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The Weather Network
Jun. 15, 2019 | Saturday
Editorials and Opinions
Architext: Marriage by design
Woodbourne Inn in St. Davids. (Supplied)

I fail to understand people who believe that an addition to a building should never be of the same design style as the original. Their argument appears to be that if there is no differential, then the original is somehow diminished or lost in the new composition. While this certainly can occur, why would a different style for the reno addition alter the level of threat to the integrity of the original? In my opinion, it doesn’t. Simply put, without the skills of a sympathetic and highly talented designer any addition is likely to result in a seriously flawed composition.

Consider the case of Toronto’s Royal Ontario Museum and its 2007 “Crystal” addition wherein two wildly divergent styles are locked in a discordant battle for dominance within the presentation. In effect, there is no overall composition but rather an attached juxtaposition of two separate and distinct designs which, lacking any mutual design continuity, diminishes both.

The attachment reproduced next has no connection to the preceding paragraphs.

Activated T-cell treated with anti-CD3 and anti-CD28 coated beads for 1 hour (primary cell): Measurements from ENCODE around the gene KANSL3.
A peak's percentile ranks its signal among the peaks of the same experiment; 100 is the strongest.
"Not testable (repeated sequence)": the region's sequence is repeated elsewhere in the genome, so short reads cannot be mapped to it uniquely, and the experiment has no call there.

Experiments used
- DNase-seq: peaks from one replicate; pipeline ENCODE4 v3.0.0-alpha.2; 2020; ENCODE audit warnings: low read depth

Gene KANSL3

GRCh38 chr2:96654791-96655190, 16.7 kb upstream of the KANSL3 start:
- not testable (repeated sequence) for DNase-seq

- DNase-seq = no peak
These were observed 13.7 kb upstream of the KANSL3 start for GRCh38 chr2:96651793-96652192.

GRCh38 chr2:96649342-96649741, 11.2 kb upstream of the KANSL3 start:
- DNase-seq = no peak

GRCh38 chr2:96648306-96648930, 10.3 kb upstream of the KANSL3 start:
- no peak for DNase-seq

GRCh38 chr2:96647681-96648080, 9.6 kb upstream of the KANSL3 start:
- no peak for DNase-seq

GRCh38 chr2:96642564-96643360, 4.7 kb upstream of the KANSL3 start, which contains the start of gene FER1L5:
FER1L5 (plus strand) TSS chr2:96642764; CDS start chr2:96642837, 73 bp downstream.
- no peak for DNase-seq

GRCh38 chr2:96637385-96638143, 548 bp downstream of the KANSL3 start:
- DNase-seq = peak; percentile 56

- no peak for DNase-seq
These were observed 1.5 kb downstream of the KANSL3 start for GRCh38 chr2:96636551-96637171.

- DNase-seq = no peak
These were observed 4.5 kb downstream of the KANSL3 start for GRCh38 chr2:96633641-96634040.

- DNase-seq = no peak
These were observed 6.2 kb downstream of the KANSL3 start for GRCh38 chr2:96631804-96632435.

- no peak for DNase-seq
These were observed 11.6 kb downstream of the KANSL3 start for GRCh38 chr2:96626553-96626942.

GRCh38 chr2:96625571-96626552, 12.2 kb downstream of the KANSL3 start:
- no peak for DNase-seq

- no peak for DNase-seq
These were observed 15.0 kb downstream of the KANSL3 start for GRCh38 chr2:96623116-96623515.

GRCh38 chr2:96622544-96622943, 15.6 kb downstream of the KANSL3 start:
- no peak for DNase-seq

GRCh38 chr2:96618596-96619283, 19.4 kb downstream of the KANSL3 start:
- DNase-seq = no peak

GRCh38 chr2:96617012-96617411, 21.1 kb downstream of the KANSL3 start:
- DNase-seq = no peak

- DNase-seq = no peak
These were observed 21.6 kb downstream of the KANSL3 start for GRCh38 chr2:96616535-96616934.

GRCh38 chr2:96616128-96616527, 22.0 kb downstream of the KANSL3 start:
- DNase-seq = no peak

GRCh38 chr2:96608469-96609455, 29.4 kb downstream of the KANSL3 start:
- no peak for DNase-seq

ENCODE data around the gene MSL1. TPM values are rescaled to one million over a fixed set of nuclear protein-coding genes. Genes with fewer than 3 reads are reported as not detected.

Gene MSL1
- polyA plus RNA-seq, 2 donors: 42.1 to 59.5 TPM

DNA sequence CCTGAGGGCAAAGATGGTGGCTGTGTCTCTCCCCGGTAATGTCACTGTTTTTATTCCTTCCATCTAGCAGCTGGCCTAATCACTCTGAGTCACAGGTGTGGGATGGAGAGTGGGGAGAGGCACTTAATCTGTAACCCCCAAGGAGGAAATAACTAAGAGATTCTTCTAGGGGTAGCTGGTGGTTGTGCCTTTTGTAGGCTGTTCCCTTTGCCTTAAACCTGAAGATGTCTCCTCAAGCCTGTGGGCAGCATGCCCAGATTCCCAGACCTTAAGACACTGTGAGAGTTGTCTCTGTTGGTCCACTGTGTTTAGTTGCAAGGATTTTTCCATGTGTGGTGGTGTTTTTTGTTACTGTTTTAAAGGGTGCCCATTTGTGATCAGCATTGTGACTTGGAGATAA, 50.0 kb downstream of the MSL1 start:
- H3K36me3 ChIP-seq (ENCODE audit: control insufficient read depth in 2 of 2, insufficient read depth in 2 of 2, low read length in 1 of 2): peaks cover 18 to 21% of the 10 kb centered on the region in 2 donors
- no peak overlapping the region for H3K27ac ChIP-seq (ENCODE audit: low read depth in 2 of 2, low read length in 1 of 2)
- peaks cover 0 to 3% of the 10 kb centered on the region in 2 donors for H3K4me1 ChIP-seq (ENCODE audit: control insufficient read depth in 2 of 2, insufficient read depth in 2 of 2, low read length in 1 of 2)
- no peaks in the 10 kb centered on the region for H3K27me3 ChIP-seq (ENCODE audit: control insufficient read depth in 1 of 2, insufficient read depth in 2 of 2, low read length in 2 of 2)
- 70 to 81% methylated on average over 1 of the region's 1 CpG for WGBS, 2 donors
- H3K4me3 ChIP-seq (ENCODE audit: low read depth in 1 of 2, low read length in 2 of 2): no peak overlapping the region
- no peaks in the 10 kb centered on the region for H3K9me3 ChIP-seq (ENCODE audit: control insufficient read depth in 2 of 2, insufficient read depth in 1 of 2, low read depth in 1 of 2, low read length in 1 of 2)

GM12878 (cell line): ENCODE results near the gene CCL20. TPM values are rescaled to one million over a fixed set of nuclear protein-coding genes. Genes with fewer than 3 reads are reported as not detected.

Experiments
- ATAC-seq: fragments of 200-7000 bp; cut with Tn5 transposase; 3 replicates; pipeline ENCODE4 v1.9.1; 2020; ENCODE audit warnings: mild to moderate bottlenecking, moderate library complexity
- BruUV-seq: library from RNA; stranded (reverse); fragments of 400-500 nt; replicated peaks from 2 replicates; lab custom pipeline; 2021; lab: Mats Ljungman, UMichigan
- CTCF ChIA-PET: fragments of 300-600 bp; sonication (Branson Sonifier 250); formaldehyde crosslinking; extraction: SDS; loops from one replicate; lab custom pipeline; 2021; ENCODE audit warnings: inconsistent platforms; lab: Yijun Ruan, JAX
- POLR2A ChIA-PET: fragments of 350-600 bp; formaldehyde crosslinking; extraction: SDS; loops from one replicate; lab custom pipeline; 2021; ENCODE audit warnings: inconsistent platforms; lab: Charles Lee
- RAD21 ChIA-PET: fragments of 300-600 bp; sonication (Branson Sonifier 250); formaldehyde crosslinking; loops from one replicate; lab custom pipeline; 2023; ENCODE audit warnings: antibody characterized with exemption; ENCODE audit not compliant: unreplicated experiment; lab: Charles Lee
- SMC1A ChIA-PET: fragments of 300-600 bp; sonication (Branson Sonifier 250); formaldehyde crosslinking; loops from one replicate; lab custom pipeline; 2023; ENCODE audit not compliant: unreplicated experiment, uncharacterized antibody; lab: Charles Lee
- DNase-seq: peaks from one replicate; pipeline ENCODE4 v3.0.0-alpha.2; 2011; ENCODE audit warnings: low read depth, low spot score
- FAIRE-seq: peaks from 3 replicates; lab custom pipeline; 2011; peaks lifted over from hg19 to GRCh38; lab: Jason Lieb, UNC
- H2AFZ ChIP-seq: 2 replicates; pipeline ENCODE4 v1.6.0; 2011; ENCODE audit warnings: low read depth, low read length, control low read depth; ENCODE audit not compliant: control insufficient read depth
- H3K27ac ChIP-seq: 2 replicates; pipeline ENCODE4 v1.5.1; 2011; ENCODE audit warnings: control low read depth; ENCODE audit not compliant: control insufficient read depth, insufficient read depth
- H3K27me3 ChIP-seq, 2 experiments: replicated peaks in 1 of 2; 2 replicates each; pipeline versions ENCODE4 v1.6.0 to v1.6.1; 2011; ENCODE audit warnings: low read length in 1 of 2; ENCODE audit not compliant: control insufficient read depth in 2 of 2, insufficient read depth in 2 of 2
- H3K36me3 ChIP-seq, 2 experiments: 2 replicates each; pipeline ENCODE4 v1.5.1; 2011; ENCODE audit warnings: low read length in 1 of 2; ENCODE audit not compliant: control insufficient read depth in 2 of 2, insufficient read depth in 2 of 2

Whether designing an addition in the style of the original or another form, success lies in using the key design principles in a sympathetic fashion which respects the heritage of the original building while creating a unified composition. Take for instance the Woodbourne Inn located in St. Davids.    

In 1839, the Woodruffs built a solid Georgian home which they occupied while their family fortunes multiplied. By 1880, they decided to add a substantial extension in the Gothic Revival style. Importantly, the original Georgian was left unaltered and its linear lines were carried across the new Gothic addition. The cross gable orientation of the taller Gothic balances the weight and expanse of the Georgian. Even the clapboard was precisely aligned to re-enforce horizontal continuity between the new and the old. The result is a happy ‘marriage’ of complementary partners which just “feels right.”